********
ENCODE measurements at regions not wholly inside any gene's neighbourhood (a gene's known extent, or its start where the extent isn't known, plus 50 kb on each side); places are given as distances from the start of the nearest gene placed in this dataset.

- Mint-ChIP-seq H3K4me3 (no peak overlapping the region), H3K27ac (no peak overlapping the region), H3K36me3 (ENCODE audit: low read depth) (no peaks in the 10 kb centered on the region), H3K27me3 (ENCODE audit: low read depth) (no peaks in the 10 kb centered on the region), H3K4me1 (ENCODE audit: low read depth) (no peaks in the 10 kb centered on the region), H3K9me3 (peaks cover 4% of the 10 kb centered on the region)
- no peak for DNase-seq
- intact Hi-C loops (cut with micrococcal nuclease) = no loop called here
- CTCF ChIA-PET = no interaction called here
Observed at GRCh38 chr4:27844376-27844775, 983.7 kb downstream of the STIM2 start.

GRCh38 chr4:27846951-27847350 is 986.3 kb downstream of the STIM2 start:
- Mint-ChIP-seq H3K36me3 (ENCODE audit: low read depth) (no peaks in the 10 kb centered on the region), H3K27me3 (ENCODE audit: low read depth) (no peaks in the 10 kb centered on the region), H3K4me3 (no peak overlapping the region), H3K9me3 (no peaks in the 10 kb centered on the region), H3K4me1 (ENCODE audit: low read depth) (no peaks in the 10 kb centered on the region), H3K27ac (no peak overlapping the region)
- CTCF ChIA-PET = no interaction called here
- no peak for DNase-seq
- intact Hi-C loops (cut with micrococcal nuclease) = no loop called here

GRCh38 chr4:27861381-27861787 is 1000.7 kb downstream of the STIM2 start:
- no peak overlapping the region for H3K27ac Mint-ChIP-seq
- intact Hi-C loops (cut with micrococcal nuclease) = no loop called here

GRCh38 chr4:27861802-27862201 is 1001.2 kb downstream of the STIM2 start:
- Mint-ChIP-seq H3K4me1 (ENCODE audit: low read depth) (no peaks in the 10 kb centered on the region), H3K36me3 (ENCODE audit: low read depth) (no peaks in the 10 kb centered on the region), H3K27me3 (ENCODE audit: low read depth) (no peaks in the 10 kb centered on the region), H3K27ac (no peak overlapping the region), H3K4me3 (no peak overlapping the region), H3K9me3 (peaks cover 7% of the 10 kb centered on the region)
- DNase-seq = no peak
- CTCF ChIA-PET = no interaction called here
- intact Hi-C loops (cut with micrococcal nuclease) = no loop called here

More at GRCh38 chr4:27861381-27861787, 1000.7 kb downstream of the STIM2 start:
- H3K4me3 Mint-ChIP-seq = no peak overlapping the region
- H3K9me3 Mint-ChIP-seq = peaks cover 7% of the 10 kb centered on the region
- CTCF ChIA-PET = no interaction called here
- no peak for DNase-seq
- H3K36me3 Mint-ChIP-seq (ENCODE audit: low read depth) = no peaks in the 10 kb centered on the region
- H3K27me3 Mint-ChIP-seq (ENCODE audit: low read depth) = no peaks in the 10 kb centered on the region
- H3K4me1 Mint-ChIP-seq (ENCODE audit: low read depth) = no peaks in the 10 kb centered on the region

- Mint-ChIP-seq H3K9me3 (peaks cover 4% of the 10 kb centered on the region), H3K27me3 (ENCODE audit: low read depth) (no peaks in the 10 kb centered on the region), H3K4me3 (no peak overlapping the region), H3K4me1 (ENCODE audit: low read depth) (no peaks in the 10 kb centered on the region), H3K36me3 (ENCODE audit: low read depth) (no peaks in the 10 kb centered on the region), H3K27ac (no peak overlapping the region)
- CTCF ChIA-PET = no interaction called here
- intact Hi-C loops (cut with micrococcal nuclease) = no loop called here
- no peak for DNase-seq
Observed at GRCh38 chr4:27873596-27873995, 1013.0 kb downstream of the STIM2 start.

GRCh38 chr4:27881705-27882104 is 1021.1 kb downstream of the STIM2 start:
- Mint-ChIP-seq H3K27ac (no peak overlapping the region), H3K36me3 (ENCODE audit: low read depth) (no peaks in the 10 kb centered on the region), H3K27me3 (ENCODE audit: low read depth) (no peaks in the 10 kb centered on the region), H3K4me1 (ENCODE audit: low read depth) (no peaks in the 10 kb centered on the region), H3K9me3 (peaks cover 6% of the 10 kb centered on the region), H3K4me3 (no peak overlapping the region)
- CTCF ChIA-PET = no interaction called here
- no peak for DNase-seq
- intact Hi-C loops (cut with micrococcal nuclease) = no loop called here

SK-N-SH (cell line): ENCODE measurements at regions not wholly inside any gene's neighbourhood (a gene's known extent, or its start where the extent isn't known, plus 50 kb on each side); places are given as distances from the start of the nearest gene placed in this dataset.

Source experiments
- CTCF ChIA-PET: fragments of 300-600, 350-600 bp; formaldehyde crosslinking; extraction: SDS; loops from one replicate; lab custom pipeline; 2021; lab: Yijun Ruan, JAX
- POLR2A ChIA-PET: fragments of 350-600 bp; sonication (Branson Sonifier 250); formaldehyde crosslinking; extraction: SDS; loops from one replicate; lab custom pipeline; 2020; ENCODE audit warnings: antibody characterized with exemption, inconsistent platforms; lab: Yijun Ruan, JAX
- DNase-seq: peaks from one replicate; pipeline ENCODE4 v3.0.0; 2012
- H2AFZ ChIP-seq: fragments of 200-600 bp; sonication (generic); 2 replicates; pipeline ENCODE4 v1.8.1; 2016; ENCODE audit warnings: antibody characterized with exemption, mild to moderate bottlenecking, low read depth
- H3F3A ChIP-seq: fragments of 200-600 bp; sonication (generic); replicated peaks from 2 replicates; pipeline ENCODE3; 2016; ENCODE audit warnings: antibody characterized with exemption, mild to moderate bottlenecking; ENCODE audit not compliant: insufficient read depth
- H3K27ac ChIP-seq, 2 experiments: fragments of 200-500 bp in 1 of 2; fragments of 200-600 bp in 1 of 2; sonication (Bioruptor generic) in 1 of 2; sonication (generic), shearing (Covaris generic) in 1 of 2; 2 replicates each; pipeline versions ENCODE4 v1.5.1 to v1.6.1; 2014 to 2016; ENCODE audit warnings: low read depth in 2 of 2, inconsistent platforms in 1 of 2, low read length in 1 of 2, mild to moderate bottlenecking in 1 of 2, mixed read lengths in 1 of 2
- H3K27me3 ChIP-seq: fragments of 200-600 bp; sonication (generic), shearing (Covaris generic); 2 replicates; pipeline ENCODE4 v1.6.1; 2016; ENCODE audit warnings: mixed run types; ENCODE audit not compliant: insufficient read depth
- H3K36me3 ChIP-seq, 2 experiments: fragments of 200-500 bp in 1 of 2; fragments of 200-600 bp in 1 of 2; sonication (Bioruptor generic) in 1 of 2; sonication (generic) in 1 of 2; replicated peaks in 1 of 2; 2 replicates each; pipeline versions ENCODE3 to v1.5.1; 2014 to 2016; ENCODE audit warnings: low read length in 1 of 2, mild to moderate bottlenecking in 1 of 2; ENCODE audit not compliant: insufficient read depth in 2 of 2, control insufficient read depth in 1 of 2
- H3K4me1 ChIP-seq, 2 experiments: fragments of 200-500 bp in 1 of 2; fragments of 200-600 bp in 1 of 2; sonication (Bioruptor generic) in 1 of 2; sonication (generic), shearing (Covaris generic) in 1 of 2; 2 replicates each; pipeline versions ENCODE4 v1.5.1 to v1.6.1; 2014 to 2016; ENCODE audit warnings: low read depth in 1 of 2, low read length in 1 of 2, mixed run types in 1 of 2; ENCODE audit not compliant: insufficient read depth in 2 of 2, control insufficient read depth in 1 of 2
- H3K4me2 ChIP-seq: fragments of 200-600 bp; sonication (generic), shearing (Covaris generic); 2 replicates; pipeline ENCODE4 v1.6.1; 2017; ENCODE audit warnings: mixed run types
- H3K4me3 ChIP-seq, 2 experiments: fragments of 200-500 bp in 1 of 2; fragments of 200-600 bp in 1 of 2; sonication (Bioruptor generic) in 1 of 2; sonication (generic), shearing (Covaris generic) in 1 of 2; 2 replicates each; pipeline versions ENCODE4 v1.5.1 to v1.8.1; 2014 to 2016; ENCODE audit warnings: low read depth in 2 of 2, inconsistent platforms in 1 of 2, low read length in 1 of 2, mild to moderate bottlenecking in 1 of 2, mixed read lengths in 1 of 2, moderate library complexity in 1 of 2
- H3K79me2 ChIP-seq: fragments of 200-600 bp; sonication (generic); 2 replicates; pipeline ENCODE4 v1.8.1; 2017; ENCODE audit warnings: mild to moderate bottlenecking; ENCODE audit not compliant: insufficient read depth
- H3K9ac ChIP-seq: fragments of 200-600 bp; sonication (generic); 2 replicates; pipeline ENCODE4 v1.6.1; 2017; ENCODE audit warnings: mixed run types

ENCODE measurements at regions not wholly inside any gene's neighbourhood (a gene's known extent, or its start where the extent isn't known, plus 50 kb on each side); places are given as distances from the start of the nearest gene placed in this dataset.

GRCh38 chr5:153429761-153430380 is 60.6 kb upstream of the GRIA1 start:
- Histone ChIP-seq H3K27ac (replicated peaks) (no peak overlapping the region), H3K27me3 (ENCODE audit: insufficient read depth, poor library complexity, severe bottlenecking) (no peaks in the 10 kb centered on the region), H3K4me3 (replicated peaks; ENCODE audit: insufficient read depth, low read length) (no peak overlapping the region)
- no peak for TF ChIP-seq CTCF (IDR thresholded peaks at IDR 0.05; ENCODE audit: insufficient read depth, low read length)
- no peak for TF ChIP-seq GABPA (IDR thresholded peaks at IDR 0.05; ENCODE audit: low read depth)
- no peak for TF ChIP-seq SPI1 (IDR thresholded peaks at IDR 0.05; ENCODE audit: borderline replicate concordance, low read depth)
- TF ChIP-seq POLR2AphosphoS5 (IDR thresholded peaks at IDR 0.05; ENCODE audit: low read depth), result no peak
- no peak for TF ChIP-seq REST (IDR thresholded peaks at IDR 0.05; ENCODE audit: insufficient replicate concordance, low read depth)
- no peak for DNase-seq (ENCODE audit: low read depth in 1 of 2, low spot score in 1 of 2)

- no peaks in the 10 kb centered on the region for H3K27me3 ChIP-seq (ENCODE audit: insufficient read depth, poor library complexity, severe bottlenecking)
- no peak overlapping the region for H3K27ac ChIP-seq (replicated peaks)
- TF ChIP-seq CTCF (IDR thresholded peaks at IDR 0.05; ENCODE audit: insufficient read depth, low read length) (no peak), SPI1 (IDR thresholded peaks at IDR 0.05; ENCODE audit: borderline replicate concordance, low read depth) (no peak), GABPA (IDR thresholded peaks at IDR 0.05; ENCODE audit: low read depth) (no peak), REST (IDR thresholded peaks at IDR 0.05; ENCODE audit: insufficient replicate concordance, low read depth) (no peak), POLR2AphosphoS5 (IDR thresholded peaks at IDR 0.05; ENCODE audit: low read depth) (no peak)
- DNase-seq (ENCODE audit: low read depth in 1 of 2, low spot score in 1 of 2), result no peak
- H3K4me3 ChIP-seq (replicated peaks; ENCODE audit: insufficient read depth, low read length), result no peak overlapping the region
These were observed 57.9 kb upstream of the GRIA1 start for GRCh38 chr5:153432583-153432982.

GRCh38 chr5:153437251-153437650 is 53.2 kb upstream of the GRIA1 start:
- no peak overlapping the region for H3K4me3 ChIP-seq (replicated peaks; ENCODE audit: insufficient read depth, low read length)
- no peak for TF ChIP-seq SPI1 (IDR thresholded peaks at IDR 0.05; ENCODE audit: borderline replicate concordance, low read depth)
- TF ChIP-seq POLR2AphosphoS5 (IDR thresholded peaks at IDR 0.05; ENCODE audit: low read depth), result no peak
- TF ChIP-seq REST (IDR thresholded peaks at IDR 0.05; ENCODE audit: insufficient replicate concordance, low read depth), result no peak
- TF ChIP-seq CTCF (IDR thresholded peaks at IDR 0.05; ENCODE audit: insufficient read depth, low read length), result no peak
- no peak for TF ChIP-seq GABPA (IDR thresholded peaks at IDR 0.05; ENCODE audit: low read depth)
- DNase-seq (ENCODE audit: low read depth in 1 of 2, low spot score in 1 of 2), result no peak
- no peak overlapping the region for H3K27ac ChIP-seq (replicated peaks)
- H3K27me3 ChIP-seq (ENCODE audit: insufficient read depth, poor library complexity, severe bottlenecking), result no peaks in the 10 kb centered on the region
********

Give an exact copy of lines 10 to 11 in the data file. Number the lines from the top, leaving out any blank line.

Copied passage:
- no peak for DNase-seq
- intact Hi-C loops (cut with micrococcal nuclease) = no loop called here